However, I do say that if we place Ofcom in a situation where a television or radio owner wishes to introduce a new service and a new entrant also wants to introduce a service, there should not be an automaticity of decision-making in favour of the new entrant. This will become a box-ticking exercise, rather like the Higgs committee report on non-executive directors. There is a very real danger here. I realise that if one has the same owner one will undoubtedly have more diversity because it is in his own self-interests to produce diversity. Not only that, but he will save the overheads of administration, sales and so on and therefore have more money for programming. He will also not be spending money marketing against his opposition.

I do not go in for marketing a great deal, but the amount of money that has been spent marketing rival radio services in London could have gone into programming. It is having to be spent fighting competition for the same territory. I do not say that there should be no competition but that one should not always assume that competition is a good thing. So I wholeheartedly agree with speakers such as the noble Lord, Lord Fowler, who say that media are different. I also agree that we need an extra provision other than simply competition law, but I argue that that extra provision may lead us away from plurality if the public interest looks for diversity. That is a more important consideration than ownership from the viewer's point of view.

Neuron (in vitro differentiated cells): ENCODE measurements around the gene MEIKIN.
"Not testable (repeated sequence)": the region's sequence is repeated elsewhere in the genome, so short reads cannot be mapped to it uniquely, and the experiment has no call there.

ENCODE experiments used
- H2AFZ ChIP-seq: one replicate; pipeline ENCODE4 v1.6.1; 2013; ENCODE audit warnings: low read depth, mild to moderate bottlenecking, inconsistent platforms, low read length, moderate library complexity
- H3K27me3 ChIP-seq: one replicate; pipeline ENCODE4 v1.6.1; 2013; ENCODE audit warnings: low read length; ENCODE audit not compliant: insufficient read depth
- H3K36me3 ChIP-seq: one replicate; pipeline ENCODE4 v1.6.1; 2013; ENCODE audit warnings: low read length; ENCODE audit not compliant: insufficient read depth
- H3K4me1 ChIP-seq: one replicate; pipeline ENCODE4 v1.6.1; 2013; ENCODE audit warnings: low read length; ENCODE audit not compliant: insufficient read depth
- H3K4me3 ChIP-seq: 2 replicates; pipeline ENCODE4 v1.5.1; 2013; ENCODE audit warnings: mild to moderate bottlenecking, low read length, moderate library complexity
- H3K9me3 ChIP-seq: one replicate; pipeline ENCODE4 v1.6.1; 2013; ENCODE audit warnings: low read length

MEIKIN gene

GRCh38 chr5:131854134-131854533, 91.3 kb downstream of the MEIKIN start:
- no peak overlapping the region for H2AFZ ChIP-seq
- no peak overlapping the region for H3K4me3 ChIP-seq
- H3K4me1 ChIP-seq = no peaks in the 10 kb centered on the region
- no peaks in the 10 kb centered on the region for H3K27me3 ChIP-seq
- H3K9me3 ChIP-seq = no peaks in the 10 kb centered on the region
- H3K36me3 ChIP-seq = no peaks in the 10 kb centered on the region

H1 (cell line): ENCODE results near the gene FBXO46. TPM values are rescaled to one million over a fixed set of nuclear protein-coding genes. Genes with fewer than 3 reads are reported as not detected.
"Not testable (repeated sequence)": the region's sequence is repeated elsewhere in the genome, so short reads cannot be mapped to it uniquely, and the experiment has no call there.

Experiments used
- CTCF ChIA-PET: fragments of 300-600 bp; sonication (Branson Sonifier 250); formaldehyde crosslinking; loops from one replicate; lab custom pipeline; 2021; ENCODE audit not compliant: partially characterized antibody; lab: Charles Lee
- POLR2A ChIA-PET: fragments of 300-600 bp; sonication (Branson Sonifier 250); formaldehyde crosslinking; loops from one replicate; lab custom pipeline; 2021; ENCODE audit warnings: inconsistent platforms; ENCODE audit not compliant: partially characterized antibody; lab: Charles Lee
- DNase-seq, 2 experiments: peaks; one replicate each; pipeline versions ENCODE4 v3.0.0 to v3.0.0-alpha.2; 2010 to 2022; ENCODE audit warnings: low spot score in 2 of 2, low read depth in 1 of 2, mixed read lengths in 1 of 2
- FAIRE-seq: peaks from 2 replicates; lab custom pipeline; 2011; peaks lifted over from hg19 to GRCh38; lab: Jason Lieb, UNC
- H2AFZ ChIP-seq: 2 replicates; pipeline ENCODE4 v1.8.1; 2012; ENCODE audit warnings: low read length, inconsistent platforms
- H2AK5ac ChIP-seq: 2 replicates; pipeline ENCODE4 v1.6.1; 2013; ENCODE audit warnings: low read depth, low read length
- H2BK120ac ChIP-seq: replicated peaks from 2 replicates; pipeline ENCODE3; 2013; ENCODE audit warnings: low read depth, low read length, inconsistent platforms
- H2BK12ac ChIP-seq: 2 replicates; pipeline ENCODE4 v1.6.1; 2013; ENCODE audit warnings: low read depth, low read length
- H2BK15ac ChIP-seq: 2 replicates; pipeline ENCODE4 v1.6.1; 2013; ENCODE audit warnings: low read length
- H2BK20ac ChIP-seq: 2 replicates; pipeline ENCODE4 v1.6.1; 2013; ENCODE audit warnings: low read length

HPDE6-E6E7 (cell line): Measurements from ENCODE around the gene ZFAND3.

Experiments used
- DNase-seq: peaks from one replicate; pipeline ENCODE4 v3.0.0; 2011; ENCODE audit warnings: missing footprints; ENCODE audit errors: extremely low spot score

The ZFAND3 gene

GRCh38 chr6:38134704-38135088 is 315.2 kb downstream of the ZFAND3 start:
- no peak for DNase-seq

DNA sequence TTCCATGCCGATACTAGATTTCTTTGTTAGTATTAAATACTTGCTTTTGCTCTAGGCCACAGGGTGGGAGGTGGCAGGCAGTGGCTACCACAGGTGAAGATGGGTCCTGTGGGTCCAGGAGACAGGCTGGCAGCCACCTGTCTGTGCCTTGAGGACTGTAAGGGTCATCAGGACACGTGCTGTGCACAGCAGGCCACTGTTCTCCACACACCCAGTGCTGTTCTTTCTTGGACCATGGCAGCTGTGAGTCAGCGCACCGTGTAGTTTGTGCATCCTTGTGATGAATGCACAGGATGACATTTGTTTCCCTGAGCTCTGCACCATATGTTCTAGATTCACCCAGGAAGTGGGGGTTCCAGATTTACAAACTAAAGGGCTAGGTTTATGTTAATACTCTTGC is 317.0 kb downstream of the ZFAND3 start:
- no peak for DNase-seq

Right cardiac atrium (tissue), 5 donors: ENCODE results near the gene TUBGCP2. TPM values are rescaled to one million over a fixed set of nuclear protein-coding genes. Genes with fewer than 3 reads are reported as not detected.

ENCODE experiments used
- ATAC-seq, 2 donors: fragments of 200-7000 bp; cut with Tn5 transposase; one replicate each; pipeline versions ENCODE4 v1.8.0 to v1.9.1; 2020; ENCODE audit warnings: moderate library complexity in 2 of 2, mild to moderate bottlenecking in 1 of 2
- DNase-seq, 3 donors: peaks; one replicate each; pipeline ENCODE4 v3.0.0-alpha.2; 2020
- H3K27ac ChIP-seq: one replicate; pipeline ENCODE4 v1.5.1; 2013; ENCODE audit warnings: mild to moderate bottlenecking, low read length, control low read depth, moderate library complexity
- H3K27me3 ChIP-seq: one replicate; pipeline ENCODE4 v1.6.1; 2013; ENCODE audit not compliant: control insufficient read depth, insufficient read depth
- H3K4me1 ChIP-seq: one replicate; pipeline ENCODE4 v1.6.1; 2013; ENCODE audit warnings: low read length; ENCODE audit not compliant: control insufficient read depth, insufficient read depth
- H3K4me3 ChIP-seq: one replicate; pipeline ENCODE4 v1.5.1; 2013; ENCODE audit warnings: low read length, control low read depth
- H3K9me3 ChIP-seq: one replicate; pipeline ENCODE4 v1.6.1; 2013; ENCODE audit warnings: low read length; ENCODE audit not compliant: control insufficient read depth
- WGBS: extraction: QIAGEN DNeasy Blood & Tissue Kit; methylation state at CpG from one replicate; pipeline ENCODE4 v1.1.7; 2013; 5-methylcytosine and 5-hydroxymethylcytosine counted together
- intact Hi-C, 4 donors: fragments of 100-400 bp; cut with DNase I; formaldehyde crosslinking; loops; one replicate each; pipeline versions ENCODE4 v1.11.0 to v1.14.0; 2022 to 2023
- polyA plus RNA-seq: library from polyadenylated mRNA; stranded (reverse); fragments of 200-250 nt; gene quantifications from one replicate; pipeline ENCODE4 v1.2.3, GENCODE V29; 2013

11.45 a.m.

Baroness Oppenheim-Barnes: I intervene very briefly. I apologise for having missed the first 50 seconds of the opening remarks of the noble Lord, Lord Puttnam. I wholeheartedly support these amendments. However, even if they are agreed there will still be difficulties.

The noble Lord, Lord Gordon, with whom I do not entirely agree, has raised an important point. Interpretation of public interest has always been one of

5 Jun 2003 : Column 1442

the most difficult aspects of competition policy. As the noble Lord, Lord Borrie, said, the Competition Commission at present would not have those powers in judging the kind of case that the amendment addresses. But it is very important to consider the question of quality, which is the point that I believe the noble Lord, Lord Gordon, was making: that the public interest test in cases in particular with broadcasting are very much more difficult to make than in any other sector. I do not know to what extent quality would even enter into them. However, the fact remains that I believe these amendments are extremely necessary.

I should just like to tweak the nose of the noble Lord, Lord Bragg, who is in his place. A number of years ago he and I appeared on one of these "Any Question?" programmes at South Hampstead High School where his children were, I believe, educated, as were my grandchildren. The question was put as to whether it would be fair to allow newspapers to produce magazines in competition with the Radio Times. He was greatly alarmed at that thought. He said that it could not possibly be anything other than most dangerous to allow the Radio Times to be undermined in that way; that it would not be able to plan its programming in competition with other magazines; and that all the aspects of it would be extremely dangerous.

So we have moved on. We have made progress. Evolution has taken place. I hope that with the passage of these amendments it will go even further.

Next Section Back to Table of Contents Lords Hansard Home Page